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On Are Tiaras The New Power Scrunchies?

@causedbycomma I definitely HAVE rocked headbands-the-NYT-thinks-are-tiaras around conservative old DC, and I felt not at all out of place.

Posted on December 4, 2014 at 2:38 pm 0

On Are Tiaras The New Power Scrunchies?

@Rookie (not the magazine) (not that there's anything wrong with that)
Yeah, I failed to see any actual tiaras in the article, other than the one Kendall Jenner was wearing. Embellished headbands and headpieces, yes, but tiaras, no. Definitely the two pictures with "real life" ladies were just fancy headbands.

Posted on December 4, 2014 at 12:41 pm 0

On How My Obsession With Furnishing A Future Put Me Nearly $40,000 In Debt

TL;DR I think many of us found the lack of editing or writing skill much more objectionable than the subject matter of the piece.

Posted on November 5, 2013 at 1:51 pm 1

On How My Obsession With Furnishing A Future Put Me Nearly $40,000 In Debt

Eugh. Okay, look.

A lot of the comments have been perceived as personal attacks on the author. Which, I mean, the version of herself that she paints here? Not likable! Sure, she made a lot of very poor decisions as a young adult, and I cringed as I read about them; but they weren't the real reason I felt animosity towards the (imagined) author. Throwing in fleeting thoughts on the love of a good man because [who knows]? Treating what are honestly very commonplace growing pains as celebrated, insightful revelations? Inserting the murder stuff that is clearly an integral part of her young adult experience (clear from the comments/her other writing, NOT from this essay) in an awkward manner, seemingly as an afterthought, as a diversion from the judgment of her readers? Describing "dusty riverbed trailer parks" to paint a bleak picture of home, when she has made it ABUNDANTLY CLEAR to her audience that she didn't come from those trailer parks? These aspects of the essay make it hard for a reader to identify with the narrator, however close or far she may be from the real-life woman who wrote her.

But that's not the point.

The point is that the piece really needs to be edited/proofed; that the essay reads like a second draft, not a final product, and shouldn't have been published as such.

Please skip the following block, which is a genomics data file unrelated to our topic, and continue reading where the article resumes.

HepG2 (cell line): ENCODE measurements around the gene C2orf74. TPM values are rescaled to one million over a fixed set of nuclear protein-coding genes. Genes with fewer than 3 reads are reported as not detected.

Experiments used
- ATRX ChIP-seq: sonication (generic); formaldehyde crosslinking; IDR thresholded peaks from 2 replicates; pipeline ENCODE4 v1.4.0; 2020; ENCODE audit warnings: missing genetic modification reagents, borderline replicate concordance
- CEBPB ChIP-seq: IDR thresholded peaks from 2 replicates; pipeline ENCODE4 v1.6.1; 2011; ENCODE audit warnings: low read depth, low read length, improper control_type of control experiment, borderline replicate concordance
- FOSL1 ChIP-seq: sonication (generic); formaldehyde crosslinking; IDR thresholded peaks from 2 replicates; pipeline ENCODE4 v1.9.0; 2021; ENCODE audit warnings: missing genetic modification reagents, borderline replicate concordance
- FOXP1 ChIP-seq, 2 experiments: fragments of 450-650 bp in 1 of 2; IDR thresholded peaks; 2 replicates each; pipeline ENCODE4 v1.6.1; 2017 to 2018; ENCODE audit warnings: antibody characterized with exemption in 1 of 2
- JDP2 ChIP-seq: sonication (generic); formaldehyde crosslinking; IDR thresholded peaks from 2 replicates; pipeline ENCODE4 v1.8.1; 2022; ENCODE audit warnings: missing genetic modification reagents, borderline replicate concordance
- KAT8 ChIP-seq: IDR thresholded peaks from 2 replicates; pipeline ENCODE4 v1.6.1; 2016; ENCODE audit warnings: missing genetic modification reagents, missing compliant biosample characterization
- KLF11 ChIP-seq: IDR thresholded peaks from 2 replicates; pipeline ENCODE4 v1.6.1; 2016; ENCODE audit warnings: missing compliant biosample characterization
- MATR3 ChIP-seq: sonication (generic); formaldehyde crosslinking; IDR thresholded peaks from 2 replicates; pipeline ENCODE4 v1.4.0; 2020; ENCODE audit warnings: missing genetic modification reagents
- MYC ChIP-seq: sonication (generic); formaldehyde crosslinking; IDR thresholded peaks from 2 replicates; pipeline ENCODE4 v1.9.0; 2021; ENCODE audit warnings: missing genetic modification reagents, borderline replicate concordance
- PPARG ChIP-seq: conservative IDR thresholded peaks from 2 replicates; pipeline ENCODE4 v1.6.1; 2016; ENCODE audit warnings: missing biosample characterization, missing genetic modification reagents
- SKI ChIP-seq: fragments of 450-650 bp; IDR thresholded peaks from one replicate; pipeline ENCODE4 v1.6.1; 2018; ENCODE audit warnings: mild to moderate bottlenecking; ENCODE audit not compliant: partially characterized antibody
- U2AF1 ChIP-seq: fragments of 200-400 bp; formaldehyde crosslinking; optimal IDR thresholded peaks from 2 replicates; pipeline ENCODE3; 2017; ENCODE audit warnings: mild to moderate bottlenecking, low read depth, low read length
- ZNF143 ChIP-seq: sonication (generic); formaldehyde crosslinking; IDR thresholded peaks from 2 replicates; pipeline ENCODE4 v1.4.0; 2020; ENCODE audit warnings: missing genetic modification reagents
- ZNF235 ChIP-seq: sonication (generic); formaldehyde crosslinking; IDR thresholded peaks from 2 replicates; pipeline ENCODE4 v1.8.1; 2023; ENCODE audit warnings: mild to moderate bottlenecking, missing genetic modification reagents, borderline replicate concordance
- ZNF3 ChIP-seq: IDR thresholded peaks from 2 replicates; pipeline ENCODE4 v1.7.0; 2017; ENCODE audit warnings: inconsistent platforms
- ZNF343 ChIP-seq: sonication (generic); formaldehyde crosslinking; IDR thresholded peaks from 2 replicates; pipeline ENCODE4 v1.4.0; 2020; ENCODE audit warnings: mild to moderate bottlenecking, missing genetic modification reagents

The point is that the title, especially to a Hairpin audience, sets audience expectations counter to the attitude and subject matter actually found in this essay; that it sets the reader up for disappointment and anger when she expects a real but light-hearted "LOL DEBT" piece and instead finds a sincere almost-defense of extravagant and undiscriminating spending.

The point is that there's no focus, no lesson, no conclusion to this piece.

The point is that this author self-identifies as a writer, and she chose to write and publish this essay.
Obviously it is hard for an artist to separate herself from her work, especially when the work is of a personal nature, like this essay is. But if the author is going to put her work out there for everyone to see, she has to let it go. The world is full of people with different opinions, different backgrounds, different circumstances; different personal interpretations of her words. This essay doesn't belong to the author anymore, it belongs to the world. Writers have to accept that, to let their work go, in order to have any hope of (emotional) survival in their field.

Posted on November 5, 2013 at 1:50 pm 7

On How My Obsession With Furnishing A Future Put Me Nearly $40,000 In Debt

@Party Falcon Hi Party Falcon!

Posted on November 5, 2013 at 1:16 pm 4

On A Revenge Scenario For Student Loan Borrowers

@kate.m "I thought I could contribute to the world."

This may be the most harmful lie our generation was ever told.
*sigh*

Posted on October 17, 2013 at 10:39 am 3

On Brain Trouble